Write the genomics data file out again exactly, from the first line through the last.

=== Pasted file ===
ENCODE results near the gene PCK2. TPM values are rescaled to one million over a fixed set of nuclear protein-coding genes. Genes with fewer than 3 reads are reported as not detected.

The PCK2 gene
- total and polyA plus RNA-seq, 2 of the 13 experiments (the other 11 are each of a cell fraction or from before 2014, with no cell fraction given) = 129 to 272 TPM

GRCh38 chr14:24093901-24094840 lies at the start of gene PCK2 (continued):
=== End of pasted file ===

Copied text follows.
ENCODE results near the gene PCK2. TPM values are rescaled to one million over a fixed set of nuclear protein-coding genes. Genes with fewer than 3 reads are reported as not detected.

The PCK2 gene
- total and polyA plus RNA-seq, 2 of the 13 experiments (the other 11 are each of a cell fraction or from before 2014, with no cell fraction given) = 129 to 272 TPM

GRCh38 chr14:24093901-24094840 lies at the start of gene PCK2 (continued):